As the major multiples continue to crash the price of beer brands, the government has given its strongest warning yet that its war on binge drinking could hit supermarket shelves. Speaking at the Home Office on Monday junior minister Hazel Blears said instore price promotions and deep discounting could be outlawed if they were seen to encourage excessive alcohol consumption.
Alcohol suppliers and retailers would be encouraged to sign up to a voluntary code and make financial contributions under plans to be considered early next parliament, said Blears.
But if the government believes retailers are marketing alcohol irresponsibly instore they could be subject to regulation, she added. “We are trying to send out a strong message that we are not going to tolerate irresponsible drinking or irresponsible selling - that includes the on-trade and off-trade.”
Regulation will be considered where promotions are irresponsible, not promotions per se, Blears said, citing two for one offers which she believed were among those that encouraged excess consumption.
However, targeting supermarkets alongside licensed premises in these plans is seen as unjustified by industry figures.
British Retail Consortium director of communications David Southwell points out that supermarkets satisfy a different demand to licensed pubs, bars or clubs and, to an extent, to off-licences and tend to be removed from the drinkers out on the streets of a town centre.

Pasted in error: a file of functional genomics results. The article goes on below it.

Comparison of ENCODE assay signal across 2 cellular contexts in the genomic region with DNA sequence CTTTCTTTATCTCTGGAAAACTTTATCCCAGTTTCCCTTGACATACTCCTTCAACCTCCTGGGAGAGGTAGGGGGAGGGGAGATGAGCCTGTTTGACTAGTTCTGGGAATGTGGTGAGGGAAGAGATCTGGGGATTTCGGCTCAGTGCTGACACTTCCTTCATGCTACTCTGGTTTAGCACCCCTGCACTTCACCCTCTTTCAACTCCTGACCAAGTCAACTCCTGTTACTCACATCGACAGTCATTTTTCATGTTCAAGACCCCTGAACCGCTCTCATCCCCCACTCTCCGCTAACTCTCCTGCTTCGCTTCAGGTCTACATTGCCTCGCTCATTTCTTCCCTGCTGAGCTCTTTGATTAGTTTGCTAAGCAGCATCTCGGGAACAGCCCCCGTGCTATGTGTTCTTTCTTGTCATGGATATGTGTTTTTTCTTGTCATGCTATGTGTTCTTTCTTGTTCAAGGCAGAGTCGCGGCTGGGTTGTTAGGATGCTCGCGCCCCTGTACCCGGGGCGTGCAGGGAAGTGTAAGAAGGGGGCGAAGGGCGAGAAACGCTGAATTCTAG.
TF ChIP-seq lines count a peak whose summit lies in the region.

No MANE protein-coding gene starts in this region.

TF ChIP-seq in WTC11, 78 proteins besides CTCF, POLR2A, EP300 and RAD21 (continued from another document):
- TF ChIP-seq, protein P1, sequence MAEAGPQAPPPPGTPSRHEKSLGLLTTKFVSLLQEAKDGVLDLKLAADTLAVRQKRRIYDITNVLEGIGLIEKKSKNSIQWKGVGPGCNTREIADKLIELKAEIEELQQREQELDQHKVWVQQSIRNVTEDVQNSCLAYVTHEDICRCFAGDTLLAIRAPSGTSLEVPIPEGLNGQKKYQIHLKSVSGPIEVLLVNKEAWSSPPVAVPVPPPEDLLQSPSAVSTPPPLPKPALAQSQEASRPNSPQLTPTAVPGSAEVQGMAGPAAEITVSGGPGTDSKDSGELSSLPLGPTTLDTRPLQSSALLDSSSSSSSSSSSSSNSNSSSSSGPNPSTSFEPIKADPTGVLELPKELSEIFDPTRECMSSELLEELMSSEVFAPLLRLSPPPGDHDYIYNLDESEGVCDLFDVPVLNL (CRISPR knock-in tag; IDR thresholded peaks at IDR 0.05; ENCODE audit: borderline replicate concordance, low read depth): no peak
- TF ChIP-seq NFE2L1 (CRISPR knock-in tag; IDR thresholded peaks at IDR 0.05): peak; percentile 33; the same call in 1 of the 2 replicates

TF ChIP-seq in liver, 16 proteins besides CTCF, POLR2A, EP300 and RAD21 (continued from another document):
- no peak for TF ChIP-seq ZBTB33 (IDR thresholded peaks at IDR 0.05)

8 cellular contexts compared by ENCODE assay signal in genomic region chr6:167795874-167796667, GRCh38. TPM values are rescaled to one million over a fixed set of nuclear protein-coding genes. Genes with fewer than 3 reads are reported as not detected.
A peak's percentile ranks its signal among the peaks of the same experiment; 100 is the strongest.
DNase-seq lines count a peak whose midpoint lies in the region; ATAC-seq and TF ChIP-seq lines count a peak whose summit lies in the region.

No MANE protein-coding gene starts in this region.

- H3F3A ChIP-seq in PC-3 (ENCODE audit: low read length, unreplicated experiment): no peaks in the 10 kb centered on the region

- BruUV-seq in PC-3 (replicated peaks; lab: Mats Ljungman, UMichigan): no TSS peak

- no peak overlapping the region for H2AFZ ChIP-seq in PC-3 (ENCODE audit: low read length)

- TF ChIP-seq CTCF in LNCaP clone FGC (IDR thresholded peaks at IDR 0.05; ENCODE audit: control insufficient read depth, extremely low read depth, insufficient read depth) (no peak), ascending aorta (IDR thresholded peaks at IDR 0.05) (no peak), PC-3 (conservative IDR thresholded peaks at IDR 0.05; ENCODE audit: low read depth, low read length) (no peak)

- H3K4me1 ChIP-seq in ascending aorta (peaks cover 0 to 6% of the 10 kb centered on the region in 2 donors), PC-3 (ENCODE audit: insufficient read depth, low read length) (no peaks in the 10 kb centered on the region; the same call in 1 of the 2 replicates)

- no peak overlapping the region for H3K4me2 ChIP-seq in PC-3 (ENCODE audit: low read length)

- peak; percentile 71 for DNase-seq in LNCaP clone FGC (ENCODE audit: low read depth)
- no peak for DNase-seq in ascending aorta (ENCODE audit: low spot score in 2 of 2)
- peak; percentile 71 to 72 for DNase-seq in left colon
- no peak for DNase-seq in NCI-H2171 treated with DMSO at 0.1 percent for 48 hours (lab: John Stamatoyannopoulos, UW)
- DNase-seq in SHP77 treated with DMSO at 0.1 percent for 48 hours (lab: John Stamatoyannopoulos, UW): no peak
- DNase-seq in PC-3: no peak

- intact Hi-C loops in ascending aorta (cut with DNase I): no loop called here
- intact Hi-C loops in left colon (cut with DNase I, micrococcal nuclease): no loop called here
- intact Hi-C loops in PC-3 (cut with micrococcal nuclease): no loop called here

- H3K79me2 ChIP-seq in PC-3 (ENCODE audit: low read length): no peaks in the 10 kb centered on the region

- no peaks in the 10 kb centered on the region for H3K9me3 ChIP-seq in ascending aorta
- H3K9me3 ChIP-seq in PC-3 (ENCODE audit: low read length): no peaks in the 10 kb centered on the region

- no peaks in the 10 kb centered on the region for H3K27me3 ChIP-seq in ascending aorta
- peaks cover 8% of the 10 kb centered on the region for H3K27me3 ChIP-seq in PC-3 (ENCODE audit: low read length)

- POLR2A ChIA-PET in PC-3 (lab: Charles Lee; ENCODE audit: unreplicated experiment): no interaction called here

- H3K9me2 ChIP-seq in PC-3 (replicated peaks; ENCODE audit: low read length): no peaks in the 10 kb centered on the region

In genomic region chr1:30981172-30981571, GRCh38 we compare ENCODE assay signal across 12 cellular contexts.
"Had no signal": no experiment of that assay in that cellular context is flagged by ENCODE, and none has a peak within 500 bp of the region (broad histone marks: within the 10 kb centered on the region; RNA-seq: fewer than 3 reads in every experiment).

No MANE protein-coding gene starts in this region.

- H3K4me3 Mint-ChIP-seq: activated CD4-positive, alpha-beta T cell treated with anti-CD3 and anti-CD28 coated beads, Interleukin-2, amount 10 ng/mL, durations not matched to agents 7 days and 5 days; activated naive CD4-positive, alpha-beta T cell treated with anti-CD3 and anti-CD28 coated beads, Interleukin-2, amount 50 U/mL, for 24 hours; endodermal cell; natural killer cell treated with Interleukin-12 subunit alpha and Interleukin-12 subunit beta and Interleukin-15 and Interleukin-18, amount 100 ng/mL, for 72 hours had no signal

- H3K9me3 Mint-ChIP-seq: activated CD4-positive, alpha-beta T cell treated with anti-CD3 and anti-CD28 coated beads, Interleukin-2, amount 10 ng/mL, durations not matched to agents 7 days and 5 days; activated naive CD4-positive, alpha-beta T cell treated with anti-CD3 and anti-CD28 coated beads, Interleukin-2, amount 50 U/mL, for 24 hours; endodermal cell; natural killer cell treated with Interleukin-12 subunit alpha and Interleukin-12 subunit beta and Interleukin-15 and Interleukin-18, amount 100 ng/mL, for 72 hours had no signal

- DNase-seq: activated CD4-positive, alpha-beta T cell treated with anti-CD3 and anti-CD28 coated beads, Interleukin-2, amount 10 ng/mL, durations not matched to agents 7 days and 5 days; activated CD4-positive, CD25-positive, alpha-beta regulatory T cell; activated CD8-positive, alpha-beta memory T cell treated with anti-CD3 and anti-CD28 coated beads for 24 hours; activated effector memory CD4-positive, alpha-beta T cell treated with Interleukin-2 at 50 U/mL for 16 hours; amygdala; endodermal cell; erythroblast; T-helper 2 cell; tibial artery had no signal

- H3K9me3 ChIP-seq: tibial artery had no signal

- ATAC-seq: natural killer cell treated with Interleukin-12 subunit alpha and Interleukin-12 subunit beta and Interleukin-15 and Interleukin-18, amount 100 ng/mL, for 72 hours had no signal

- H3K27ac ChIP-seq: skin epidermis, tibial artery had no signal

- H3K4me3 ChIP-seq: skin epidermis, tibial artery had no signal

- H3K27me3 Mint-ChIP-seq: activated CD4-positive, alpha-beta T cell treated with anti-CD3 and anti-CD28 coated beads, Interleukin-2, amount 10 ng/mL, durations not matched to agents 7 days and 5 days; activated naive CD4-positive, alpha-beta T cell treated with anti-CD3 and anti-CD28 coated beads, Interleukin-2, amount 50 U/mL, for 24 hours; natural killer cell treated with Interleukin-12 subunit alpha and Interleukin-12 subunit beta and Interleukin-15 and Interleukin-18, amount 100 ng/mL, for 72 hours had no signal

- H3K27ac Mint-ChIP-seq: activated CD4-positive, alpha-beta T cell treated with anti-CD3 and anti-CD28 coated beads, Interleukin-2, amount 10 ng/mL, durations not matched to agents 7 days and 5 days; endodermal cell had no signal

While binge drinking should be addressed, regulating or indeed banning drinks promotions in supermarkets would have no impact on the problem, he adds.
“This is totally unnecessary and uncalled for - there is no evidence to relate this to supermarket sales. The major retailers are already fully behind responsible selling.
“It is not a factor - it would have zero impact on the problem of binge drinking.”
Southwell said the argument that stores were, in part, responsible for excessive drinking was often put forward by those
who were anti-competitive. “It is a competitive area - that is the nature of the market. But supermarkets are not where to look if you are trying to resolve the issue - the characters of the on-trade and the off-trade are radically different.
“It is misguided to try to link the problems of binge drinking with off-trade sales.”
He added: “It is trying to introduce measures to determine price and link that with social problems - if that is where we are going I do not think there will be widespread support.”
Suppliers have also been considered in Blears’ plans and she believes regulating promotions could improve their profit margins by lessening the tough competition.
“Suppliers do not want to do this [offer cut-price drinks or promotions] but feel they have to otherwise they would be undercut by the people down the road.”
But Quentin Rappoport, director of the Wine and Spirits Association, says most suppliers would not welcome a policy of regulation. Although upping prices might be considered beneficial by a few, limiting competition would have a generally negative effect, he said.
“Promotions are used on new products to make customers aware of them. If you cannot do that, people who are established feel less threatened and you get a price ring.”
He adds: “I cannot see that regulating supermarket promotions has anything to do with binge drinking. In the off-trade you buy alcohol and take it home.”